Union bank

Tennessee regulator files appeal to block credit union’s takeover of bank

Diving brief:

  • The Tennessee Department of Financial Institutions (TDFI) is appealing a judge’s decision to allow Orion Credit Union to buy Financial Federal Bank, American banker reported Monday.
  • A judge in November issued an injunction temporarily halting the deal between the two Memphis-based companies after the state’s financial regulator claimed the tie-up was prohibited under Tennessee banking law.
  • Davidson County Chancery Court Judge Patricia Moskal lifted this injunction last month, ruling that the Tennessee Banking Act allows the transaction because Orion would acquire Financial Federal’s assets, not its charter or stock.

Overview of the dive:

The legal challenge to Orion’s purchase of Financial Federal Bank, announced in August 2021, highlights the continued opposition of community banking groups to agreements between credit unions and banks.

“It is surprising that the commissioner is so opposed to the economic freedom of community banks and their right to choose when it comes to sales,” Michael Bell, a Honigman lawyer who advised Orion on the transaction, told American Banker on Monday. “The outcome they seek – which the trial court emphatically and clearly denied – will harm the value of banks, shareholders, bank employees and communities.”

A hearing for an injunction is scheduled for July 8.

The TDFI had until June 27 to appeal. TDFI Commissioner Greg Gonzales, in his June 14 appeal, said federal financial account holders would be “irreparably harmed and disrupted” — as would the state’s interest in maintaining a safe and sound banking system — if the agreement was authorized to be concluded.

If the deal goes through and is then overturned by an appeals court, “it would likely create confusion and uncertainty among Financial Federal customers regarding the security of their accounts and which entity actually has custody and control. control over their accounts,” Gonzales added, according to American. Banker.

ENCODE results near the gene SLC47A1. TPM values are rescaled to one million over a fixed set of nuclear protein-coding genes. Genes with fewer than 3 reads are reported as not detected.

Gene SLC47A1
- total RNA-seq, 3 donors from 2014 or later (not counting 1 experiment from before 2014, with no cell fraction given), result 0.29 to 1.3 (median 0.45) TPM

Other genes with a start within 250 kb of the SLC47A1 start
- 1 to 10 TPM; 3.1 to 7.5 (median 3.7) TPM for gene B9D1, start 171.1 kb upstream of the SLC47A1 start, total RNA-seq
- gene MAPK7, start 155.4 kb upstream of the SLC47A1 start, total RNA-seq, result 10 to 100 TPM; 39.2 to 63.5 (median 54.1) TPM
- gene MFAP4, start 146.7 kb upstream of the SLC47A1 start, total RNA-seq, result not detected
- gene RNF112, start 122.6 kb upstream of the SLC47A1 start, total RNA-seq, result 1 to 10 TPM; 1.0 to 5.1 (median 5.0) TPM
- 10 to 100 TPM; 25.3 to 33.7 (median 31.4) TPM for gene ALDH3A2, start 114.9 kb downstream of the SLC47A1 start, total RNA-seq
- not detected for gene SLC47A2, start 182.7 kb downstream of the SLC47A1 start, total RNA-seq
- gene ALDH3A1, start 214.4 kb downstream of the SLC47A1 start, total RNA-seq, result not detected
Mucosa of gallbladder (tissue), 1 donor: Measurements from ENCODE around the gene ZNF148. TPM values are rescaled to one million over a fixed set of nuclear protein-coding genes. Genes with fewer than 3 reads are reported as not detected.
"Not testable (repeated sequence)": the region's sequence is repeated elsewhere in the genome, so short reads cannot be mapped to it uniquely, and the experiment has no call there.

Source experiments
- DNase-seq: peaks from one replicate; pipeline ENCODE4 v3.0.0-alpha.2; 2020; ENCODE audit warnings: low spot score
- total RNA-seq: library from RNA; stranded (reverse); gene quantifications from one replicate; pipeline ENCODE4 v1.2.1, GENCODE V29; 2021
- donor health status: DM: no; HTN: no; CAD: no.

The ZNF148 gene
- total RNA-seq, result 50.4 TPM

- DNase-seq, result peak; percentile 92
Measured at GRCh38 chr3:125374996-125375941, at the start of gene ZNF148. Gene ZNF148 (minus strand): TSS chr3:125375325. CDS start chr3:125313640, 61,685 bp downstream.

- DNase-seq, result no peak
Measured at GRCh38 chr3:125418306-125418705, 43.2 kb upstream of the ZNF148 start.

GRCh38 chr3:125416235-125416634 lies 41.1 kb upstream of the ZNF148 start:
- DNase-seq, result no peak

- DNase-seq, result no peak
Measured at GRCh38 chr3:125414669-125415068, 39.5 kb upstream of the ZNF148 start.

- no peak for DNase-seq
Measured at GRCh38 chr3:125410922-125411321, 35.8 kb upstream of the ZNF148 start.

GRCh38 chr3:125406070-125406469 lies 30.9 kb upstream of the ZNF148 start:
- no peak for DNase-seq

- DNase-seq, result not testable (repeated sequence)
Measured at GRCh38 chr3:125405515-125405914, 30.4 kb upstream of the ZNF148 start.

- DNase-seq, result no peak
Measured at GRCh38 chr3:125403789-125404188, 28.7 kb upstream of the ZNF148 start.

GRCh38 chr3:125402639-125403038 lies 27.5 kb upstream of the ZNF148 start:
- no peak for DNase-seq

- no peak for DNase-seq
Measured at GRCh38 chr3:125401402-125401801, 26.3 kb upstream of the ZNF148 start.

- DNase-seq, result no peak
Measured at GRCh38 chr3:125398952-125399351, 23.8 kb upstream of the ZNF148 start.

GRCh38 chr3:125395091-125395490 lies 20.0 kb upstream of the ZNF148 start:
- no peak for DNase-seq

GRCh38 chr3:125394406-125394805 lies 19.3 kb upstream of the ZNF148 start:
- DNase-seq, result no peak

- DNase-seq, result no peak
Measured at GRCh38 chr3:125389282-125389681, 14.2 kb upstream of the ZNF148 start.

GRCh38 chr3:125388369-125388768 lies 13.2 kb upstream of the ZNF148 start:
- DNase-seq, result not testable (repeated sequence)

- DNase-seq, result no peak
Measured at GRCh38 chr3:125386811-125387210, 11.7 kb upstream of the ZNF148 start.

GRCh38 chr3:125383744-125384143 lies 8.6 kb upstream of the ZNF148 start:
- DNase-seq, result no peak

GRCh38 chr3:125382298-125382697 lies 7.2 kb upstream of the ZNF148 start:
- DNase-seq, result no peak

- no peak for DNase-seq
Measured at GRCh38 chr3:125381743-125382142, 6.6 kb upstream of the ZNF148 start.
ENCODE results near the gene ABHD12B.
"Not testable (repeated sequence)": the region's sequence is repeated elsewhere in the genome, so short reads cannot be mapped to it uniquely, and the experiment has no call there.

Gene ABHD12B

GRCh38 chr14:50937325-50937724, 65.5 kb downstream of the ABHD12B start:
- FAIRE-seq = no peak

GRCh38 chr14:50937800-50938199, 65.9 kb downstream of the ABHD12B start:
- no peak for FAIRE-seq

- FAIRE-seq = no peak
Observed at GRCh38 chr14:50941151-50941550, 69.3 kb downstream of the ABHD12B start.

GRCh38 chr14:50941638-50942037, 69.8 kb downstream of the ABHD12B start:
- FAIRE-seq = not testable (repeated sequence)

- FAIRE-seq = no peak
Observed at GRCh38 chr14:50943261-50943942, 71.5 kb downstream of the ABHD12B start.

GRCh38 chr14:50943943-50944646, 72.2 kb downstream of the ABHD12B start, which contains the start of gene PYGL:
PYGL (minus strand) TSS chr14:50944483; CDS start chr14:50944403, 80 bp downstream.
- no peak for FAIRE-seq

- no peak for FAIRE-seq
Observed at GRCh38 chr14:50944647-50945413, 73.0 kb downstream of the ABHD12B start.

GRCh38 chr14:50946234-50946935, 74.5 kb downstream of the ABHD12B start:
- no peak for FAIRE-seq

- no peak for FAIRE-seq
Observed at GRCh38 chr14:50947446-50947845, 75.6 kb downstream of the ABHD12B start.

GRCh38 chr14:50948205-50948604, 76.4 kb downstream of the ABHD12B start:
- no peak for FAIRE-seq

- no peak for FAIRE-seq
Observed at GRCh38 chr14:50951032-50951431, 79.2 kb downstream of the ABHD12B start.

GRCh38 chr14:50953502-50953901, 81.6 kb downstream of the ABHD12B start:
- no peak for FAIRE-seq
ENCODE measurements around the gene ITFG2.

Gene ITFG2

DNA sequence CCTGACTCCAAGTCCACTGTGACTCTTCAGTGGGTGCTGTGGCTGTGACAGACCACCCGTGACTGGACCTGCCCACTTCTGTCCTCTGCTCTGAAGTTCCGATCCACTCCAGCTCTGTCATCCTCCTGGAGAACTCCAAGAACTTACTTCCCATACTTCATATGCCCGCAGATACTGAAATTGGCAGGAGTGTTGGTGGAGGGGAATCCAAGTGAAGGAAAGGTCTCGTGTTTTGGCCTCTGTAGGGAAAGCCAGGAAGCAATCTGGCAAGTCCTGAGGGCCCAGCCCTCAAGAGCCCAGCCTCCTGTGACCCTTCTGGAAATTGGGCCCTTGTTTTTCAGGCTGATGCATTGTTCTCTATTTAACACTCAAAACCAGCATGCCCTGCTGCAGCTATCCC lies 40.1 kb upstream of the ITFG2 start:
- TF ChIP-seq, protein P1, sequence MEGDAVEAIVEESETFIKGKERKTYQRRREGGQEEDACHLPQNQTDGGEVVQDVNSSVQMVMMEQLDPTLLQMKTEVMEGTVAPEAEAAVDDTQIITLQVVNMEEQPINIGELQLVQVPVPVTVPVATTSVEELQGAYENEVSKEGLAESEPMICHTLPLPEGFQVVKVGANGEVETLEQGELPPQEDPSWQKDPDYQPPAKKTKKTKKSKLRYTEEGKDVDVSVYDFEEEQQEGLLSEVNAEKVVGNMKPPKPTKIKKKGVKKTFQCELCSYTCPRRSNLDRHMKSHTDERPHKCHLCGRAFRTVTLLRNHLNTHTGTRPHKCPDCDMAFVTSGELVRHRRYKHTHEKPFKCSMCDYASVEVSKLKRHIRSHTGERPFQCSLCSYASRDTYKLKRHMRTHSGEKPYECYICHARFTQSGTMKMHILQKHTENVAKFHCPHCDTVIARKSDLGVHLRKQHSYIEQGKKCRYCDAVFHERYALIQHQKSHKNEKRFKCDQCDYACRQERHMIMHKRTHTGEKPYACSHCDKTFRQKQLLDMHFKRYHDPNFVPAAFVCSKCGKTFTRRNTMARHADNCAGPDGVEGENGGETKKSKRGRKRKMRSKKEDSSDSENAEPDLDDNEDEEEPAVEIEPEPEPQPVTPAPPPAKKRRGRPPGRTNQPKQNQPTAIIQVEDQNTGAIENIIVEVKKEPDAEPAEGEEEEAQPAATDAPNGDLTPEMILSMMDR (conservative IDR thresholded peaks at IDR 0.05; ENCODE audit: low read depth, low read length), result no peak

Banking trade groups have long challenged what they see as an unfair playing field that allows tax-exempt credit unions offer a higher purchase price in acquisitions than banks can.

Credit unions bought a record 16 banks in 2019. But the pace of those deals has slowed since the start of the COVID-19 pandemic.

Bell in January predicted a record”25 years and overagreements between credit unions and banks in 2022, according to American Banker. Nine such transactions have been proposed so far this year. If this pace continues, 2022 could see 18 deals – a record but nowhere near 25.

Opposition to the Orion deal was almost immediate.

“It’s not just about losing loans due to unfair competition. This is about losing the community banking model,” wrote Colin Barrett, CEO of the Tennessee Bankers Association, in a blog post the day Orion announced the proposed transaction. Barrett added that the industry is “reaching an inflection point in the credit union debate.”

However, not all planned takeovers by credit unions of community banks have been successful.

Jacksonville, Fla.-based VyStar Credit Union’s deal to buy Georgia’s Heritage Southeast Bank has been canceled this monthafter both parties said the deal lacked a clear path to obtaining necessary regulatory approvals.

The deal, which would have made VyStar the 13th largest credit union in the United States, garnered strong repression from the Independent Community Bankers of America (ICBA) and the Community Bankers Association of Georgia, which denounced the institution’s consolidation record following a bank acquisition in 2019.